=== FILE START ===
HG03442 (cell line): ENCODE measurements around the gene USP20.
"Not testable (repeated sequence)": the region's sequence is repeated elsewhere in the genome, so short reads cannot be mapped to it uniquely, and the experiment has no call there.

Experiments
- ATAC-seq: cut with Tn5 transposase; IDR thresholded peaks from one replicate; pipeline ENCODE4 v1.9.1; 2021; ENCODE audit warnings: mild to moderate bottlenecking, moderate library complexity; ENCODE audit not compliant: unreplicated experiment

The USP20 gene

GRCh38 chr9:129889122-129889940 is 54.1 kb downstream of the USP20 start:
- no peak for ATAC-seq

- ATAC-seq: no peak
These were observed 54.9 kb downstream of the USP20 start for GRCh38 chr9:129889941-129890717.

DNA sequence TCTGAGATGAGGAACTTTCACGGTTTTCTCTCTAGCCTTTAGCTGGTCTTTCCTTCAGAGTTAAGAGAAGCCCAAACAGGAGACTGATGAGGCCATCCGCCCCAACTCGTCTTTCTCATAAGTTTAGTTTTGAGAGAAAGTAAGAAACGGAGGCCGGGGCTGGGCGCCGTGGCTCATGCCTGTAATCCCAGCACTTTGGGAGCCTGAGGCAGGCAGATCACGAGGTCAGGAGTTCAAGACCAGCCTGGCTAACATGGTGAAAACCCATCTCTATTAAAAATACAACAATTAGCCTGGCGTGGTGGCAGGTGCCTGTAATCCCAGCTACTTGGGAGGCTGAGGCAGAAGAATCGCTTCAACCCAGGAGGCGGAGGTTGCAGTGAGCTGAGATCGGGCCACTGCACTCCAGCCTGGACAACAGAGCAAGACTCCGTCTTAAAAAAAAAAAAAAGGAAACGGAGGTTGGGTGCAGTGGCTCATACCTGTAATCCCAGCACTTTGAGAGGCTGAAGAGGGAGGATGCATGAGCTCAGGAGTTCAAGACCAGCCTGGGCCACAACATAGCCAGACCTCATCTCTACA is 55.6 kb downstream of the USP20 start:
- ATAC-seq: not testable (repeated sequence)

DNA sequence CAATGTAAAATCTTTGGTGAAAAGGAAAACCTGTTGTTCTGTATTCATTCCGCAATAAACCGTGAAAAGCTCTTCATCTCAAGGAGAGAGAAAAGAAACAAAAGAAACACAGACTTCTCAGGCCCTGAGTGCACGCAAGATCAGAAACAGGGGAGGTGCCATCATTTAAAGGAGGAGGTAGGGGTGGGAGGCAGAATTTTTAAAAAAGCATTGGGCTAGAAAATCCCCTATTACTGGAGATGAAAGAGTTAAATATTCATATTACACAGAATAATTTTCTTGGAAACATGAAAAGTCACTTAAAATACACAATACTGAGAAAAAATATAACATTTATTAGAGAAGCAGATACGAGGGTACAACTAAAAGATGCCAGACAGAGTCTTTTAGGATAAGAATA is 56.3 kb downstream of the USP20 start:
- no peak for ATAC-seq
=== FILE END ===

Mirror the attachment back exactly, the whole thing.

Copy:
HG03442 (cell line): ENCODE measurements around the gene USP20.
"Not testable (repeated sequence)": the region's sequence is repeated elsewhere in the genome, so short reads cannot be mapped to it uniquely, and the experiment has no call there.

Experiments
- ATAC-seq: cut with Tn5 transposase; IDR thresholded peaks from one replicate; pipeline ENCODE4 v1.9.1; 2021; ENCODE audit warnings: mild to moderate bottlenecking, moderate library complexity; ENCODE audit not compliant: unreplicated experiment

The USP20 gene

GRCh38 chr9:129889122-129889940 is 54.1 kb downstream of the USP20 start:
- no peak for ATAC-seq

- ATAC-seq: no peak
These were observed 54.9 kb downstream of the USP20 start for GRCh38 chr9:129889941-129890717.

DNA sequence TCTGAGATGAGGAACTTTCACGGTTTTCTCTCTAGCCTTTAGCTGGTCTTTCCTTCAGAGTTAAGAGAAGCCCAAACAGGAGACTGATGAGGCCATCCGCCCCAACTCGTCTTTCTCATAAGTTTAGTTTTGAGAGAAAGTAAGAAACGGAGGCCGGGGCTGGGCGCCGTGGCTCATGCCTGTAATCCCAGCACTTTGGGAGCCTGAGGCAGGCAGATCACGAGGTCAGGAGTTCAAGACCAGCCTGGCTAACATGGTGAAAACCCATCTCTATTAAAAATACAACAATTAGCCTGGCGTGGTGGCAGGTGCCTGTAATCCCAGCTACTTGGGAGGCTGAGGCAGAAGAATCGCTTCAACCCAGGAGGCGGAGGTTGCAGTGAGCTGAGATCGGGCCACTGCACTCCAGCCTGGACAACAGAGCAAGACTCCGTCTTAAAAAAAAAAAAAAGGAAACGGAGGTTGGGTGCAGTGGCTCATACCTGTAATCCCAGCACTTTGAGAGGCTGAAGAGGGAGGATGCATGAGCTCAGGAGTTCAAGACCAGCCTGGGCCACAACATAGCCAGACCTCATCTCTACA is 55.6 kb downstream of the USP20 start:
- ATAC-seq: not testable (repeated sequence)

DNA sequence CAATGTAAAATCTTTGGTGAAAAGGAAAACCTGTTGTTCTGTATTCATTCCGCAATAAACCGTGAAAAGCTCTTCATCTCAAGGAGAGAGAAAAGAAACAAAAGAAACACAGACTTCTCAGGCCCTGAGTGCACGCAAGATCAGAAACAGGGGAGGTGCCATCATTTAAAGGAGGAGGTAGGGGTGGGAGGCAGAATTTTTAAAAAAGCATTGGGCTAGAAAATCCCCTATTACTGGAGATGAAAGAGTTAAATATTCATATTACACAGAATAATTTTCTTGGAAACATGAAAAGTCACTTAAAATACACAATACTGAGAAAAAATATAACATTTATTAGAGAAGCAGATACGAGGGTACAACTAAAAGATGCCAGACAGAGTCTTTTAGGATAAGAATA is 56.3 kb downstream of the USP20 start:
- no peak for ATAC-seq